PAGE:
While preserving food shelf life, certain preservatives can release harmful chemicals into our bodies. It can lead to serious health issues like the following:

  • Hypersensitivity
  • Breathing problems like asthma
  • Allergies
  • Brain Damage
  • Low energy levels
Flavor Enhancers

Substances like monosodium glutamate (MSG) may cause symptoms such as headaches, sweating, and chest pain, collectively known as the “MSG symptom complex.”

Emulsifiers and Stabilizers

While generally considered safe, these additives, found in products like chocolate and salad dressings, may cause digestive issues in sensitive individuals.


Artificial sweeteners, such as aspartame and sucralose, have been linked to various health issues. This includes headaches, dizziness, and potential carcinogenic effects.

Our nutritional environment is shaped not only by what we eat but also by our cultural habits. This includes the type of food we’re accustomed to, how it’s prepared, and even our eating habits. Another factor can be your choice of whether to sit down for a family meal or just grab a quick bite. 

All of these affect our health and body. The key is to make informed choices despite the popular dietary trends. It is also important to consider what is in our foods and nutritional environment.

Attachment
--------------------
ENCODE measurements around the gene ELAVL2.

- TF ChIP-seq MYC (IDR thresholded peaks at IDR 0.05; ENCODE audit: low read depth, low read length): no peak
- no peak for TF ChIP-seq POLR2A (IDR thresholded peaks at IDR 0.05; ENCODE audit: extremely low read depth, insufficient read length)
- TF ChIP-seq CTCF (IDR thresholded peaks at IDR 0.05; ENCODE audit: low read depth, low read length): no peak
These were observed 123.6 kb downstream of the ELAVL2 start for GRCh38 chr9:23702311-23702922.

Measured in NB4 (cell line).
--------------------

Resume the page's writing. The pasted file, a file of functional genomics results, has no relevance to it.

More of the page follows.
Physical Environment

Our physical environment encompasses everything around us. It includes natural landscapes and human-made structures. It also includes the air we breathe, the water we drink, and the land we inhabit. However, this environment isn’t always perfect; pollutants and toxins can also be found. So, let’s look at the impact of pollution on health and well-being.

Air Quality and Health

The air we breathe is mixed with pollutants from vehicles, industries, and other sources. These pollutants, such as carbon monoxide, lead, nitrogen dioxide, and particulate matter, can be bad for our health. They interfere with oxygen levels, leading to headaches, chest pain, and lung issues.

Water Contamination